Workers' Compensation medical benefits continue to be up for grabs as the US Presidential Primaries continue. The problematic compensation delivery system continues to provide little cost containment, high administrative costs and continues to drain the system by endless delay hampering the delivery of effective medical care.
A recent survey article in the New England Journal Medicine, baes on a Kaiser Family Foundation and Harvard School of Public Health review, crystallizes the political future of universal health care based upon present perceptions and future solutions. The review article analyzes multiple surveys and concludes that while polarization continues in many areas there are common grounds. It are those similarities that will define the future of medical care in the US.
While both Democrats (79%) and Republicans (52%) agree that the nation's health care system is "poor," they both Democrats (46%) and Republicans (28%) agree that it does not need to be completely rebuilt.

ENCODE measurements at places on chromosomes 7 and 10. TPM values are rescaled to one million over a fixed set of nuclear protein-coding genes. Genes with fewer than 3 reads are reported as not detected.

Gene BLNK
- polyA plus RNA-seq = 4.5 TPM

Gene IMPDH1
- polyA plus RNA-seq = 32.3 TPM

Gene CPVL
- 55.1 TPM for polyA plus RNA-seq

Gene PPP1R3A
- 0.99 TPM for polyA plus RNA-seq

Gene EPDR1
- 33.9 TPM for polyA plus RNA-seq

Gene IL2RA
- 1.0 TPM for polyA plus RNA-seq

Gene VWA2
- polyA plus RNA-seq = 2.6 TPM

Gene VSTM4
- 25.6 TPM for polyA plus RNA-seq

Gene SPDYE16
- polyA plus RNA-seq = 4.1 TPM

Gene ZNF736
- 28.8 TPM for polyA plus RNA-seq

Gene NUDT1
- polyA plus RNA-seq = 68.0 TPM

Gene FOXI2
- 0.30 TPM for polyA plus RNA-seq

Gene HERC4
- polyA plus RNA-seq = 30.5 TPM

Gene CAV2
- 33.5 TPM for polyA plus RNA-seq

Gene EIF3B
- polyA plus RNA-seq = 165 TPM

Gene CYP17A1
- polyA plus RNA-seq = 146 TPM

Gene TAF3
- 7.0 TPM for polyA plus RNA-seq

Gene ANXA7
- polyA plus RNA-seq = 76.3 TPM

Both parties content that the failure to health insurance is a serious problem, Democrats (94%) and Republicans (55%) and the overwhelming majority of both parties feel that employers should not bear the responsibility for medical care, Democrats (19%) and Republicans (19%). The issue over the implementation of a universal coverage program seems to be split consistently along party lines, Democrats (79%) and Republicans (53%).
Interestingly enough very few surveyed wish to reduce Federal government programs, Democrats (5%) and Republicans (12%) which implies that a shift to a more efficient and effective Federal universal system would be warranted. Incorporating workers' compensation medical benefits into such a universally designed system would appear to be the direction where things are headed.